In addition to pursuing legislative strategies, NBCC is keeping pressure on the VA to adopt internal policies encouraging counselor employment. Several congressional offices submitted questions for the record to the VA seeking an update on employment numbers and steps the VA is taking to increase available positions.

Furthermore, at the urging of NBCC, a call for nominations was put out in October by the LPMHC Professional Standards Board (PSB). The purpose of the call is to replace current PSB members with LPMHCs. Because of VA policy, the initial board was comprised of professionals predominantly from other disciplines (such as social workers and psychologists). Now that the PSB has been in place for two years, there are an adequate number of LPMHCs with the requisite experience to fill the positions.

VA Trainee Support Program

The VA Office of Academic Affiliations (OAA) maintains connections with thousands of colleges and universities around the country. As part of the OAA’s associated health education program, paid trainee positions are available to mental health practitioners, including social workers and psychologists. While professional counselors became eligible for VA hiring with the release of the 2010 handbook update, they are still not accepted for the paid trainee support program.

April 2012 VA Hiring Announcement

On April 19, 2012, the VA announced a hiring initiative to add 1,600 mental health professionals to its existing workforce. NBCC promptly volunteered to disseminate information on the initiative and assist with vacancies in hard-to-fill positions by reaching out to National Certified Counselors (NCCs). As part of an existing commitment to the White House Joining Forces initiative, NBCC has pledged to work with Joining Forces and the VA to fill these new positions. This involvement is a natural continuation of NBCC’s advocacy for counselor hiring by the VA.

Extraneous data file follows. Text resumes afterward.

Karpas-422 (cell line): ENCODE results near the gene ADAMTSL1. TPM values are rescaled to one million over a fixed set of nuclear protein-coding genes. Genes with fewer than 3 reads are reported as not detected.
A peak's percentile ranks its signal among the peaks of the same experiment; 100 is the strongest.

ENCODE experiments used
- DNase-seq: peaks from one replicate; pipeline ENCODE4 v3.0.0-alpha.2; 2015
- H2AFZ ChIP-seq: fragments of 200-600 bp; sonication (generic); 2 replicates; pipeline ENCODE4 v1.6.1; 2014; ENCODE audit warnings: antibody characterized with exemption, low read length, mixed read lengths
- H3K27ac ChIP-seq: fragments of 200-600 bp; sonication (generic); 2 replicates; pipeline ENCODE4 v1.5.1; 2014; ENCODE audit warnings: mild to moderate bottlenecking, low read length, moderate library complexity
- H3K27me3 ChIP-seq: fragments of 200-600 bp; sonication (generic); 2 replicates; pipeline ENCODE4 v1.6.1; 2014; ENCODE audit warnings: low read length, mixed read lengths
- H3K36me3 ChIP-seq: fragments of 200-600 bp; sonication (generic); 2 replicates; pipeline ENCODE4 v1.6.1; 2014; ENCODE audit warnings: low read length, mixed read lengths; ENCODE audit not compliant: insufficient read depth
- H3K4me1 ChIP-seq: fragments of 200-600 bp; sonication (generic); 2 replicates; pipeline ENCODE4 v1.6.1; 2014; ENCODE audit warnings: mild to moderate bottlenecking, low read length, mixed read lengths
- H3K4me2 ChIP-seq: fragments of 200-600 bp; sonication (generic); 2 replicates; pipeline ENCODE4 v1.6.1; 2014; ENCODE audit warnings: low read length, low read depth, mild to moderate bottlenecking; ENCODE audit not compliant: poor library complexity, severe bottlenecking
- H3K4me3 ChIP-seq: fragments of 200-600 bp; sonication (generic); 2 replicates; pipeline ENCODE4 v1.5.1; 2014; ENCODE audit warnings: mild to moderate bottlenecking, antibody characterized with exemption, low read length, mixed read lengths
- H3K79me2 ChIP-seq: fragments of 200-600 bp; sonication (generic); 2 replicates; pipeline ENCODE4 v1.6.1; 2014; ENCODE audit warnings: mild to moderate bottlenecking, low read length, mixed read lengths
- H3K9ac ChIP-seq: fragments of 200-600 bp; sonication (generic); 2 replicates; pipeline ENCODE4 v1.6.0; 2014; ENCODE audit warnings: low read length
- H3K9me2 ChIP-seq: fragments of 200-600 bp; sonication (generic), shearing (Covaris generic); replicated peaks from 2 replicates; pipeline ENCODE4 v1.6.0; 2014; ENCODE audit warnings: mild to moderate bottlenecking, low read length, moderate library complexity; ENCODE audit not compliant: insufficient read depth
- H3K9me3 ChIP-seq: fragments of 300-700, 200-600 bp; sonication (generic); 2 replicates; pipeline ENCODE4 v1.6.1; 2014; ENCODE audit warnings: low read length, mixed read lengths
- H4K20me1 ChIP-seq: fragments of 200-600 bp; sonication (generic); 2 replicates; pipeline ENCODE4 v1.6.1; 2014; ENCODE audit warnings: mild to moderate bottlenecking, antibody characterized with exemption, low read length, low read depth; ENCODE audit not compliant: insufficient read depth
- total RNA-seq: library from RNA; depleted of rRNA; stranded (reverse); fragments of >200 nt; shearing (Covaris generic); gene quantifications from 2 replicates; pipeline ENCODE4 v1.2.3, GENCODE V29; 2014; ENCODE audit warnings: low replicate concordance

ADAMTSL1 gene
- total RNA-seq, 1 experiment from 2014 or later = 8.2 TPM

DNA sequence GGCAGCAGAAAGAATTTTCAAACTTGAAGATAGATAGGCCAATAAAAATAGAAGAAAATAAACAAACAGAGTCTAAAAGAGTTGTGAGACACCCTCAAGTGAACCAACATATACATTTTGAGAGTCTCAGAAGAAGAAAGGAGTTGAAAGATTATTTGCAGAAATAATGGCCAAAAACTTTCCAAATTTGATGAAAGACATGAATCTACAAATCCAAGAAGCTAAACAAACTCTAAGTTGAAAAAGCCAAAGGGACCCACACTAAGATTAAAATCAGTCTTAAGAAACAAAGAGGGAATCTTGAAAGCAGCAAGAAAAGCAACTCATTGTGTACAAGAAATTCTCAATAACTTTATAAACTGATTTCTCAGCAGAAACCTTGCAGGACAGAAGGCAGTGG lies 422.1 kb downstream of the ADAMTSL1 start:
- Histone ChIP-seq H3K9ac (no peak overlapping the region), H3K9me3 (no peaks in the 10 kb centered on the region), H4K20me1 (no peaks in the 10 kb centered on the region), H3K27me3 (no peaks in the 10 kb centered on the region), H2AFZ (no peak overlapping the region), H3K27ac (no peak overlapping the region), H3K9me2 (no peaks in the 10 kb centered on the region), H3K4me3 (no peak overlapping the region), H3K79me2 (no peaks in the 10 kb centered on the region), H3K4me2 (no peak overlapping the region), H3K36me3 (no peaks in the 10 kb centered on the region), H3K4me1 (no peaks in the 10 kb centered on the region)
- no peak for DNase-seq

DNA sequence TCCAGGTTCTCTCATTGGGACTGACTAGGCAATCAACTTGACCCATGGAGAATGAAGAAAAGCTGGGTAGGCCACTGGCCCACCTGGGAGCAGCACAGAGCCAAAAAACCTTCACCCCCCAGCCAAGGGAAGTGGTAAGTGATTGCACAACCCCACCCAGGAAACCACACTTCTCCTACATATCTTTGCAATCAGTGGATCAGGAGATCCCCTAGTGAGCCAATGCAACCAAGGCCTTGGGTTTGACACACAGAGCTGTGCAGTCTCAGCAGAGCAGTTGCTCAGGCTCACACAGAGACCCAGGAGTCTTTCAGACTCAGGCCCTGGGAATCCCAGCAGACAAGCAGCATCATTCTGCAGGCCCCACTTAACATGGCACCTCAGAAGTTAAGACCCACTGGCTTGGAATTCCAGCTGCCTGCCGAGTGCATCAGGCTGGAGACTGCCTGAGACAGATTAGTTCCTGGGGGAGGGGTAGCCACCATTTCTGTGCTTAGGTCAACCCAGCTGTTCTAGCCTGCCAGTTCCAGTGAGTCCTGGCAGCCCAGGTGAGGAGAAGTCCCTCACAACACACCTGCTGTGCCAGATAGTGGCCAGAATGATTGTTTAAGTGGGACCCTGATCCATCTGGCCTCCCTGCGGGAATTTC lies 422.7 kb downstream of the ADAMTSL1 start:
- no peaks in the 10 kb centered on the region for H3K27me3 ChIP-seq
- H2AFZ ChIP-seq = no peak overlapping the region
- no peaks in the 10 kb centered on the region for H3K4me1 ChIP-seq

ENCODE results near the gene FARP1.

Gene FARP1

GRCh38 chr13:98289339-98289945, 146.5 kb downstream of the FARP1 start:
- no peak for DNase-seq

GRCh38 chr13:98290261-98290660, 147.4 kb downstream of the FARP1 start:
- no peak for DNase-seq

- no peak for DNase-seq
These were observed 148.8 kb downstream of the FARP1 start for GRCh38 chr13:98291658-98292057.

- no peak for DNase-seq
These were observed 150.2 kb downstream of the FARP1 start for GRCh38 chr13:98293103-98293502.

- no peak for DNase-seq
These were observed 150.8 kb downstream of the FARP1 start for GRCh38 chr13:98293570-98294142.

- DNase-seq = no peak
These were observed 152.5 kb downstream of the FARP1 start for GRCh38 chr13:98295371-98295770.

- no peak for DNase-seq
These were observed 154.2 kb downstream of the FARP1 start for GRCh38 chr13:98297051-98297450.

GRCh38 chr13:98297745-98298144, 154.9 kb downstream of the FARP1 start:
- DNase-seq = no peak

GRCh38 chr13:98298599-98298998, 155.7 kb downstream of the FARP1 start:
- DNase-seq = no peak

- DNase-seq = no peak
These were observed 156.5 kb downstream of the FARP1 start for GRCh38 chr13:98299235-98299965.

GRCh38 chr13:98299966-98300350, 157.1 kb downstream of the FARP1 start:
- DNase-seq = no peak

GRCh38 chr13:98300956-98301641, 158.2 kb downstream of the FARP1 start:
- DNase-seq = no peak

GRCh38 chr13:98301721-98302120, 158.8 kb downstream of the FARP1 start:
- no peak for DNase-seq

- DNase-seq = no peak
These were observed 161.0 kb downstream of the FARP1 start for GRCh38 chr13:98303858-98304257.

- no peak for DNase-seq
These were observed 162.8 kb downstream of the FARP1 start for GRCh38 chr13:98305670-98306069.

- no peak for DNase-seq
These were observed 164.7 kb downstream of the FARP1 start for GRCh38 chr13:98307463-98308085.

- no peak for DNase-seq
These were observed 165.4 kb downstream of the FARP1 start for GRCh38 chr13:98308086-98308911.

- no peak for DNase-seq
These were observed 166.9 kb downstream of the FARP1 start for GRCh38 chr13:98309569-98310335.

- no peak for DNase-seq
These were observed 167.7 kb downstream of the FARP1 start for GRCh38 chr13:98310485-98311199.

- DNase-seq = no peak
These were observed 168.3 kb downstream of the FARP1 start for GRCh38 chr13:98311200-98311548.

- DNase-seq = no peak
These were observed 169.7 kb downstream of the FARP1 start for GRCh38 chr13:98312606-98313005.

A subsequent announcement highlights the inclusion of professional counselors and marriage and family therapists (MFTs) in the hiring initiative. “The addition of these two mental health professions is an important part of VA’s mission to expand access to mental health services,” says Secretary of Veterans Affairs Eric K. Shinseki, in the April 24 press release.

To view available positions and learn more about the VA hiring initiative, click on the VA Mental Health banner on this page or visit the US Department of Veterans Affairs mental health Web page. Note that the “Licensed Professional Counselors” link on the right-hand side of the VA page includes all GS-101 series positions, not just LPMHC jobs. The VA has indicated that it cannot further refine without eliminating available positions. Thus, licensed counselors may not be eligible for all of the positions listed.